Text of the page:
Special Needs Parenting :: Love, Loss, and Regret
Our lives are enriched by the love of others: parents, children, friends and the others who impact our lives. As we grow older, we learn that to love deeply is to feel that eventual loss when we lose someone important to us. We learn this and we also learn how to grieve. It’s been said that “time heals all wounds.” Those of us who have loved and lost would argue that the pain may dull in time but we may never fully heal. We eventually learn to live with loss. While we may never understand why those we love die, we can work through it in our minds and come to some sort of eventual acceptance.
For our children with Special Needs, the wounds may stay open; the grief may stay fresh. When our daughter lost her paternal grandmother somewhat unexpectedly, the loss was a shock to her - one she hasn’t fully resolved many years later. The two of them weren’t particularly close which made it difficult to understand her insurmountable and long-lasting grief. Living in different states, they didn’t have the opportunity to see each other more than a few times a year. They didn’t converse by phone or by mail. So why did this hit our daughter so hard? The answer came later and was not what we were expecting.
My husband’s parents were the kindest, most genteel people I ever knew. They had hearts of gold and were very generous to our family. Still, our daughter’s challenges created a chasm of misunderstanding that proved insurmountable. They just didn’t understand Special Needs and didn’t seem open to learning about them or the nuances of communicating with her. That’s not to say they didn’t love her - they absolutely did. They just didn’t really understand her.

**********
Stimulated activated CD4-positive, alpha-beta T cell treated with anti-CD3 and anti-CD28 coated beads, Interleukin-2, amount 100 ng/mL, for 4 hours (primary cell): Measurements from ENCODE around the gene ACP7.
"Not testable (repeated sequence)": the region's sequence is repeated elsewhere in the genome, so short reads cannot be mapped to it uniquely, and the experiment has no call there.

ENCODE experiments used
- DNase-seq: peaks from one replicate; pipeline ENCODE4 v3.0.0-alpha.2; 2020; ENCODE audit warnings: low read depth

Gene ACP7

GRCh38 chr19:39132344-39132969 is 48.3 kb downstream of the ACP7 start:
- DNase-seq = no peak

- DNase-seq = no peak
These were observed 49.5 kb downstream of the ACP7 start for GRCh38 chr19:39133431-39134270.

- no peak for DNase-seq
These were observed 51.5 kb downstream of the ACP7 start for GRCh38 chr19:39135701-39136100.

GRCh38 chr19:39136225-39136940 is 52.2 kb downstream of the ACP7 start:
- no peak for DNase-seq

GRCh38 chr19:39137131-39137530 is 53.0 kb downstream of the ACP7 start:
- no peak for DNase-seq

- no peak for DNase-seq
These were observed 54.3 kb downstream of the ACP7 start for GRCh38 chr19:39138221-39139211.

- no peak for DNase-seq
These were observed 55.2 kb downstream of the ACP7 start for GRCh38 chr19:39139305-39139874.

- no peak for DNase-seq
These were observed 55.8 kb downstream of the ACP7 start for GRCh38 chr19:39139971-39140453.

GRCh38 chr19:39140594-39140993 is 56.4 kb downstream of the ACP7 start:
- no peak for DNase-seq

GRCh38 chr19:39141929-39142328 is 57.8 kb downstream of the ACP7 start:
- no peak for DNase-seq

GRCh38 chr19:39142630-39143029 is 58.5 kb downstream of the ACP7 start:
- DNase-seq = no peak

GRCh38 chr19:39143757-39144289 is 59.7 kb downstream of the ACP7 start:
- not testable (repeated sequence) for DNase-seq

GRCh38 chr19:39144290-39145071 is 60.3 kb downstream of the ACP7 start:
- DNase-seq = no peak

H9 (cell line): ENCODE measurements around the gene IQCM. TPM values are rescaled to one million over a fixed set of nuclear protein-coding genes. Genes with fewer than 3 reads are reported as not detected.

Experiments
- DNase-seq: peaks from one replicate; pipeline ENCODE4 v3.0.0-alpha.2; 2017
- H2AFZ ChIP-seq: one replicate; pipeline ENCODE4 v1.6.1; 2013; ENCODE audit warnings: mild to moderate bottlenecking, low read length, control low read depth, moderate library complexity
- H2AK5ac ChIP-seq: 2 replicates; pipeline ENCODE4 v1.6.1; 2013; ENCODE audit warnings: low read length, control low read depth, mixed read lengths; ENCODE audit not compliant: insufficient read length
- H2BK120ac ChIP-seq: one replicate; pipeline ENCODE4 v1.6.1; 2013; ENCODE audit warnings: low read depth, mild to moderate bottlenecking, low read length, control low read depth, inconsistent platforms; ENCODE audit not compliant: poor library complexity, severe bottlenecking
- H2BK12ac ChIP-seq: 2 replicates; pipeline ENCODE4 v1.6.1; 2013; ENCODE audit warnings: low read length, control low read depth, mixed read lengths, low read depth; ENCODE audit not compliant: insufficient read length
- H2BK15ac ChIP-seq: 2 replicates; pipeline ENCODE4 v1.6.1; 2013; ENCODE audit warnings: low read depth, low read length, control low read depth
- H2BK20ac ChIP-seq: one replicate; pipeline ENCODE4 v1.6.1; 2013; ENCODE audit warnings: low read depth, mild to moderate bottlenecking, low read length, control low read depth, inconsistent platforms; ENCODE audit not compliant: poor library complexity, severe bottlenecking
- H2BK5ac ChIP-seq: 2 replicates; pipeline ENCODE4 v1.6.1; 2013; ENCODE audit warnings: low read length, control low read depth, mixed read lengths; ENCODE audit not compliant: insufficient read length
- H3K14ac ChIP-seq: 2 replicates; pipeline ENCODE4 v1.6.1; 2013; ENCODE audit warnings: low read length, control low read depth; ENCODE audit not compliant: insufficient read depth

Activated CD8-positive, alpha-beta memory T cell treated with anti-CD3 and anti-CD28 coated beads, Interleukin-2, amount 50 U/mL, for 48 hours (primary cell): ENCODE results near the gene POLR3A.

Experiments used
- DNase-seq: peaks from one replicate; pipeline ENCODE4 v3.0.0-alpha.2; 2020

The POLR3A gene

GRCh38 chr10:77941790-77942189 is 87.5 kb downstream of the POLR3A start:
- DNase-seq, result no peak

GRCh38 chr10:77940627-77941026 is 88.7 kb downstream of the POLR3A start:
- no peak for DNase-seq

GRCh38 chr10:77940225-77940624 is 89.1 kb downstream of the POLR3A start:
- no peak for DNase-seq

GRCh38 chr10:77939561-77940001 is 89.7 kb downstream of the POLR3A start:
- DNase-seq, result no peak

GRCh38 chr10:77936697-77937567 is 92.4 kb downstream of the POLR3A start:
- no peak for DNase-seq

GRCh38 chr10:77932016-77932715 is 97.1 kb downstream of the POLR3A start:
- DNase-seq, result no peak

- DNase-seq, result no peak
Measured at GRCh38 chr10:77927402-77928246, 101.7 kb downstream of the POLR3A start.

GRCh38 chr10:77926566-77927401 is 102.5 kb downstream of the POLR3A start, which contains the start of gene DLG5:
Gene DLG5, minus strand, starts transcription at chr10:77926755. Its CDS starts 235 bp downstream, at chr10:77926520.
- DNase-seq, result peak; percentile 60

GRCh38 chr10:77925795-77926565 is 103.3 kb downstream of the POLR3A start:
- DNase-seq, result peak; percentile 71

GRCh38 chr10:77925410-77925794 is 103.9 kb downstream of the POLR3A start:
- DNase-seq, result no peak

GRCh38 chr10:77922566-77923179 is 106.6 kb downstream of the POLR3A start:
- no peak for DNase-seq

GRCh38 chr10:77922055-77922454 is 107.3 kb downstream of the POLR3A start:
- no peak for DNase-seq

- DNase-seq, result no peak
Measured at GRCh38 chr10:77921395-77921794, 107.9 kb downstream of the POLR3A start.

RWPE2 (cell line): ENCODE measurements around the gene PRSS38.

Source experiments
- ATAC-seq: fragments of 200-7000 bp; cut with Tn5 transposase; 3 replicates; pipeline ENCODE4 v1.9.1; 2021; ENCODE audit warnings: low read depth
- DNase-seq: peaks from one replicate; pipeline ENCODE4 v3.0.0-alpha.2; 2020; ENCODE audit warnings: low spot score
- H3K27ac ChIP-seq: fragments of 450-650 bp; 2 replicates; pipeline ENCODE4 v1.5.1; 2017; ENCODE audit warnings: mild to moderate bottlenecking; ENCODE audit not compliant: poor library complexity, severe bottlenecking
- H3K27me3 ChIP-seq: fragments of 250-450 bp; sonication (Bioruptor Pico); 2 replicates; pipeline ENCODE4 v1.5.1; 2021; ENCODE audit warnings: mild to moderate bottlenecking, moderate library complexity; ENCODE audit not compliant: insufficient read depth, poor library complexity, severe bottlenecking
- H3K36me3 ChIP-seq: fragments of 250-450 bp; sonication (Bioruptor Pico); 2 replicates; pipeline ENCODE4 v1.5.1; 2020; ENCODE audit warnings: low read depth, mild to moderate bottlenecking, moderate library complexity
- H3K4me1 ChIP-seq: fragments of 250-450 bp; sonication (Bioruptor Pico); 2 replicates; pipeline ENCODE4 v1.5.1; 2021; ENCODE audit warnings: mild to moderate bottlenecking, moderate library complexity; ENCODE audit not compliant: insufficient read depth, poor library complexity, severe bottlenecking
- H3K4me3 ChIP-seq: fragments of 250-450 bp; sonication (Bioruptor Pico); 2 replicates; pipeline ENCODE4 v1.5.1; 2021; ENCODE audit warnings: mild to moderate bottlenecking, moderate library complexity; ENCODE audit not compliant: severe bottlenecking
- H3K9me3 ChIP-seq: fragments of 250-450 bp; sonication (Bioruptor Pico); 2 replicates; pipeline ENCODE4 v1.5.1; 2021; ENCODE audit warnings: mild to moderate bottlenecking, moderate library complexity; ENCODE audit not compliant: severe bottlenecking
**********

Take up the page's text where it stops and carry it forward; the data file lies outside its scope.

Our daughter went with her father to visit my mother-in-law over Thanksgiving 2015. I remained home to spend the holiday with my mother. During that visit, she continually texted me and I continually told her to spend time with her grandmother rather than texting me. She told me that she didn’t know what to talk about. At the end of the visit, she apparently told her grandmother that she would spend more time with her next time. Shortly after that visit, my mother-in-law fell, hitting her head. She ended up in a coma and passed away a few months later. “Next time” never came.
It dawned upon me a while later that our daughter’s grief was laced with guilt. She knew she should have spent more time talking with her grandmother and, in her mind, she was going to fix that problem “next time”. Unfortunately, she never got the chance and that has lived in her heart all this time.
We took her to the therapist she sees on occasion because she was having trouble coming to terms with this loss. What the therapist said was that our daughter held a burden for which she was not responsible. It should have been up to her grandmother, the adult, to find a bridge that would help them communicate better. It wasn’t our daughter’s responsibility, yet she felt solely responsible. Yes, she should have spent more time with her but should she really carry this guilt? We tell her that her grandmother loved her and that she’s watching over her but until she can work through it in her mind, this wound will continue to reopen periodically.
Helping our children deal with loss is perhaps more complicated than with their neurotypical peers. By figuring out the real cause of her grief, we could lessen the intensity of her guilt and remove some of that burden from her. Our children often think differently and often feel things more deeply so we have to help them work through it in alternate ways - ways that make sense to them. Once we can help put things in perspective, we can help them heal.